This eclipse runs a ring around the others
A rare “ring” solar eclipse is coming to California on Sunday evening — the first of its kind to be visible from the continental United States since 1994.
From our vantage point in Southern California, the moon will block about 85% of the sun’s diameter, leaving behind a crescent-shaped sliver. But those farther north will see the moon nudge its way into the center of the sun, leaving a ring of fire visible around the moon’s edge. Scientists call this an annular eclipse. (“Annulus” means “ring” in Latin.)
The best view will be in the northern edge of California, coursing near Eureka, Redding, the northern suburbs of Sacramento and Lake Tahoe. In Los Angeles, the moon will begin to obscure the sun at 5:24 p.m., reach its maximum coverage at 6:38 p.m., and exit the sun’s path at 7:42 p.m., just 10 minutes before sunset. Eclipse watchers should look toward the northwest horizon, preferably from an elevated vantage point.
The event won’t darken the sky as much as a total eclipse, in which the moon blocks the sun completely.
“It’s a much subtler effect, but it is noticeable,” said Griffith Observatory director Ed Krupp. “People who are attentive notice it will be darker than you would expect for that time of day. ... If you’re paying attention, you certainly will see something.
“It will feel different, perhaps eerie,” he added.
According to NASA, the eclipse will begin at sunrise local time in southern China, then pass over Hong Kong, Taipei and Tokyo. After entering California, the moon’s shadow will block the sun’s light along a course from Reno to the Grand Canyon in Arizona to Albuquerque to Lubbock, Texas.
The weather is expected to be generally clear for most of the southwestern United States.
A partial eclipse will be viewable over a much wider area, stretching over most of eastern China, the Philippines, Korea, Japan, Siberia, Alaska, Canada, Hawaii, Mexico and much of the United States except for the eastern seaboard, NASA says. But monsoons in Asia and clouds in the U.S. Northwest, South and Midwest could obscure the celestial show.
The last time Angelenos saw such an extensive solar eclipse was in 1992, but an approaching winter rainstorm ruined the view for many, including a crowd of 15,000 people at Griffith Observatory. The next time Los Angeles will see a solar eclipse this impressive will be in 2071, according to Fred Espenak, an eclipse expert with NASA.
Experts warn viewers not to look directly at the sun during the eclipse, since that could cause permanent damage to eyesight. Regular sunglasses will not protect the eyes, even if you wear more than one pair.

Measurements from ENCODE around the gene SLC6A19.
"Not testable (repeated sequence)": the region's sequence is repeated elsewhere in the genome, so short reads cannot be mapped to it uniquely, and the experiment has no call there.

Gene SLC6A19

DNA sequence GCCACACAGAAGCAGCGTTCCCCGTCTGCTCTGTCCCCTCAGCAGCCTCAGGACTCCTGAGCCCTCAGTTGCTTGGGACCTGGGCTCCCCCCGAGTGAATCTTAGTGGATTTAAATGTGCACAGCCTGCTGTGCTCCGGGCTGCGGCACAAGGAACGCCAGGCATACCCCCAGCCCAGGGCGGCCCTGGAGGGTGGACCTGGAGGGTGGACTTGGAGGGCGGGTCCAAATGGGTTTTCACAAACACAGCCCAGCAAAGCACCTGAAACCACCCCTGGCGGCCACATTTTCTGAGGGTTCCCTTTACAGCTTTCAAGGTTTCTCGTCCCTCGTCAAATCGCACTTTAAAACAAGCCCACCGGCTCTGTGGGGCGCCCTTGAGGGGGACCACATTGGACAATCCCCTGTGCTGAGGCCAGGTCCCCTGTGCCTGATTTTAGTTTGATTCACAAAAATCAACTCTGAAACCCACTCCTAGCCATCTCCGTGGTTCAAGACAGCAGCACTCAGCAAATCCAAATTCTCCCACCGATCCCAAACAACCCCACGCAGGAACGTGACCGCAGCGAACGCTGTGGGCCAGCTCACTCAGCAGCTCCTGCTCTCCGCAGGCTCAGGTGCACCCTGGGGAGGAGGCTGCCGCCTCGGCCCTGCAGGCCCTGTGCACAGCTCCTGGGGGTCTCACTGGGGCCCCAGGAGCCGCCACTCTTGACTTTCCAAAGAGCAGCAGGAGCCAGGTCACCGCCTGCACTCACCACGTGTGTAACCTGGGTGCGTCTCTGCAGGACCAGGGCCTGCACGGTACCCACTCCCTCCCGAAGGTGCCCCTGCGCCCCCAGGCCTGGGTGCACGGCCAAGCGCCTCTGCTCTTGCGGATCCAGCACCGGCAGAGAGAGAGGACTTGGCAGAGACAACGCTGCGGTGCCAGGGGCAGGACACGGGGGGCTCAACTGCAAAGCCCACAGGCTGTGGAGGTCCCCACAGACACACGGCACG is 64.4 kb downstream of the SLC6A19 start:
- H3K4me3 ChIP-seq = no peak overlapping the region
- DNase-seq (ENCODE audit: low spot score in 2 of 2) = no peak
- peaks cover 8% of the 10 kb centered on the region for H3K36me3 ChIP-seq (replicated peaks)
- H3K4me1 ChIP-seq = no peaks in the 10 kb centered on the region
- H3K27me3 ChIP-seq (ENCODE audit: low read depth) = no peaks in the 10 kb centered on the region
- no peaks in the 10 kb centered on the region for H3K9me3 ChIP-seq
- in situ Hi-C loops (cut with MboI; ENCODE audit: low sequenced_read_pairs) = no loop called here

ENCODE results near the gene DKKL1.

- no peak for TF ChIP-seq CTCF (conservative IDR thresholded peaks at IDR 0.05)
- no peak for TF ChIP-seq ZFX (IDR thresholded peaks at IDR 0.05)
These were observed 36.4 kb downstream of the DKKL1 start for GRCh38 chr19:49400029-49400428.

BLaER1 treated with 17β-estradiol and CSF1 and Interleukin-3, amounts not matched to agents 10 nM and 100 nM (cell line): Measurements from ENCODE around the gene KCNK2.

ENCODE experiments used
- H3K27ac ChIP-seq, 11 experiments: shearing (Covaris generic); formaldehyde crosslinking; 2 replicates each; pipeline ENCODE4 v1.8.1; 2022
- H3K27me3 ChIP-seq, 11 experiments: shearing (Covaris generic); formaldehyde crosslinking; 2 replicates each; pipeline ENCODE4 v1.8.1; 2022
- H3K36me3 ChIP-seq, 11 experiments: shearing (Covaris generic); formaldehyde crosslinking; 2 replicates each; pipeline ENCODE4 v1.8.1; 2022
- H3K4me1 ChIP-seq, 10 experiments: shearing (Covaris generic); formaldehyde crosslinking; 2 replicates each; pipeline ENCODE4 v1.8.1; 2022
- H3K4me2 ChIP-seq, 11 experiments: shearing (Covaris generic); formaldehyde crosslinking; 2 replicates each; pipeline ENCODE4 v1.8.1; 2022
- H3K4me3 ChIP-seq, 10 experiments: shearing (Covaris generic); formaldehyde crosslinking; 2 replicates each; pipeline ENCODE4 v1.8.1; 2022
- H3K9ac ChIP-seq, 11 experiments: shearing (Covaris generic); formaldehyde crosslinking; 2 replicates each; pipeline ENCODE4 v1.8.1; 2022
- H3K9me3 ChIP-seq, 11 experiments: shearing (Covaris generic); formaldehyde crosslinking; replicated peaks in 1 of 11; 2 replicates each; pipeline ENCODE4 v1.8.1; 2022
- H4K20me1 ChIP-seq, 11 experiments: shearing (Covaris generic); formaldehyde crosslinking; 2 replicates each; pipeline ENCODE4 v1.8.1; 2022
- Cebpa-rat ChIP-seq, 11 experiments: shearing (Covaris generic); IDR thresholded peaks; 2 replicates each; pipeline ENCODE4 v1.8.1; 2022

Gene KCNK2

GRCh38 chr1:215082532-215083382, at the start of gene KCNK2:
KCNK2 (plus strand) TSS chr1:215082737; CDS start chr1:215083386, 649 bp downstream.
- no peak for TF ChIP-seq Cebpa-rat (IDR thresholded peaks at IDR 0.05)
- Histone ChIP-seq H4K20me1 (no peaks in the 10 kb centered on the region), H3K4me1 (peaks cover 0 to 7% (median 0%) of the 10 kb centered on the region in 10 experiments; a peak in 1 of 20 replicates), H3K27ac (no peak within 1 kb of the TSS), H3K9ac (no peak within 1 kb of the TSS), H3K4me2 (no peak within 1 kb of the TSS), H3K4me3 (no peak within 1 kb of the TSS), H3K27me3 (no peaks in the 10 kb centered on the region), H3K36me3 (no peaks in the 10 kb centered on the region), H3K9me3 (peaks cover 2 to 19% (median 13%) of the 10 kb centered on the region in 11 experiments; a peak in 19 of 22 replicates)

The simplest way to see it is to project it onto the ground in front of you by crisscrossing your fingers waffle-style to the sunlight, according to NASA.
You can also punch a nail through a piece of cardboard, and then angle it to project the sun’s light onto another piece of cardboard. “When the sun goes into eclipse, you’ll see a crescent,” Krupp said. The smaller the hole, the sharper the image.
Another easy option is to use a hand mirror to reflect the light of the sun onto a wall or some other surface, Krupp said. NASA also suggests using binoculars to project the eclipse onto a white card.
Griffith Observatory, which is run by the city of Los Angeles, will have extra staff and telescopes outfitted with special filters on hand to help people view the eclipse for free.
But there may be clouds. The National Weather Service said there was a chance the beaches would be cloudy, with a better chance for clear skies further inland.
“Of course the mountains will probably be the best,” said Stuart Seto from the National Weather Service’s Oxnard office.
There’s still a chance that the coast will be clear, however. Cloud conditions around 3 or 4 p.m. should be a good indication as to the cloud cover during the eclipse, Seto said.
In 1992, Krupp dressed in a tuxedo for the occasion, and was one of many who were disappointed. “The enemy in an eclipse is clouds. They are always out there skulking,” he said at the time.
This year, he’s not taking chances: He’ll be watching the sky from Petroglyph National Monument in New Mexico, which will have a full “ring” eclipse and a better chance of clear skies than the California coast.